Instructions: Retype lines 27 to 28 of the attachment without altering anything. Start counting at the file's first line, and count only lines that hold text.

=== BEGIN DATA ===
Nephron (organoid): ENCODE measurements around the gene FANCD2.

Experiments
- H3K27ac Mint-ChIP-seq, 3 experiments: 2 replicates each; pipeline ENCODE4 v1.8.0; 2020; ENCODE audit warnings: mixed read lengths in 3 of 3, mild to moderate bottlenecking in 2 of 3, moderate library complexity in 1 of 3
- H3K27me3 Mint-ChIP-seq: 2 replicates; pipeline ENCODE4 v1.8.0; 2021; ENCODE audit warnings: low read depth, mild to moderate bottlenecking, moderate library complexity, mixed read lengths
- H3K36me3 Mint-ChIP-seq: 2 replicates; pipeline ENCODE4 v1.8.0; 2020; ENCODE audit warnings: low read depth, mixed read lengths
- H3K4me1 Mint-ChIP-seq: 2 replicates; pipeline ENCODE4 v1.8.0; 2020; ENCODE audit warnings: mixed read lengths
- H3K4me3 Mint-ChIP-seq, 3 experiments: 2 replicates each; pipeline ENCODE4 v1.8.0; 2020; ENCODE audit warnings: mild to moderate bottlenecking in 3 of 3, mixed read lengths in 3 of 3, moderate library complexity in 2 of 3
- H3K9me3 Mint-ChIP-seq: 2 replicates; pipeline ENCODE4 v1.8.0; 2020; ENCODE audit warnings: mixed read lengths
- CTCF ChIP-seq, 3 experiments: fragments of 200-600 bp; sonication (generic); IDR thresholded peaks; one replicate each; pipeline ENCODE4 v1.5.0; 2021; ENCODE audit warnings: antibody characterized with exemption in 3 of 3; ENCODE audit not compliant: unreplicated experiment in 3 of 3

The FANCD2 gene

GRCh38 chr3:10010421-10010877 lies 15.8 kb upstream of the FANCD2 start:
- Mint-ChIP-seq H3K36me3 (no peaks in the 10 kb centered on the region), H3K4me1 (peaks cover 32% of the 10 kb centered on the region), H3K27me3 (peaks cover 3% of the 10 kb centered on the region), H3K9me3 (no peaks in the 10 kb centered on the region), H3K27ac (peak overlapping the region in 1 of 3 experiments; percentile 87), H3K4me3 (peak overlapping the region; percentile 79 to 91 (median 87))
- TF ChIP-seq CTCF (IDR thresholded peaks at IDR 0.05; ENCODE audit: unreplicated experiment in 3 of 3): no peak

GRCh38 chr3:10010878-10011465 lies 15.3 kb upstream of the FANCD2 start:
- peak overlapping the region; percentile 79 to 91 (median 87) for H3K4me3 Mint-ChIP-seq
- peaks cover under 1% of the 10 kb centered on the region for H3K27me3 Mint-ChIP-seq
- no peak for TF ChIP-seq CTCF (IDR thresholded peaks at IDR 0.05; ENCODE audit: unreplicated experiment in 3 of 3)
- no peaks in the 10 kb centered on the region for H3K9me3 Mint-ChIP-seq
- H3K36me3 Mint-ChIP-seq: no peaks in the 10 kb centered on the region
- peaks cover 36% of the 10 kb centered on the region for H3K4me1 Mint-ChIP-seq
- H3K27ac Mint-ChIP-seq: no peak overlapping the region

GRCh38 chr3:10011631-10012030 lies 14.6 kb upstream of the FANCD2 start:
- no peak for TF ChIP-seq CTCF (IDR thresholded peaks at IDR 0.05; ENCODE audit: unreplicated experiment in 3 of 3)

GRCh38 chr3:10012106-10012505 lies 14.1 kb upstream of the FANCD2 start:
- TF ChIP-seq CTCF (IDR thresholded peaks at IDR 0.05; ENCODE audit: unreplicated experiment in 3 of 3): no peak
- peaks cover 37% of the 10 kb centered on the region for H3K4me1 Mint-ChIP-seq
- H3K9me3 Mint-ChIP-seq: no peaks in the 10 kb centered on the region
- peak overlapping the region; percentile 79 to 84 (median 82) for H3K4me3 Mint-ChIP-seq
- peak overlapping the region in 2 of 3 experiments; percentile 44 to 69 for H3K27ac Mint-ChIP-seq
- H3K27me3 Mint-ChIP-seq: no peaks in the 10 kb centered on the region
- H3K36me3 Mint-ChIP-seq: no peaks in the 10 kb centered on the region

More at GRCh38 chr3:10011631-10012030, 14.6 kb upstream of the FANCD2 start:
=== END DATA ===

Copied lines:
- H3K9me3 Mint-ChIP-seq: no peaks in the 10 kb centered on the region
- peak overlapping the region; percentile 79 to 84 (median 82) for H3K4me3 Mint-ChIP-seq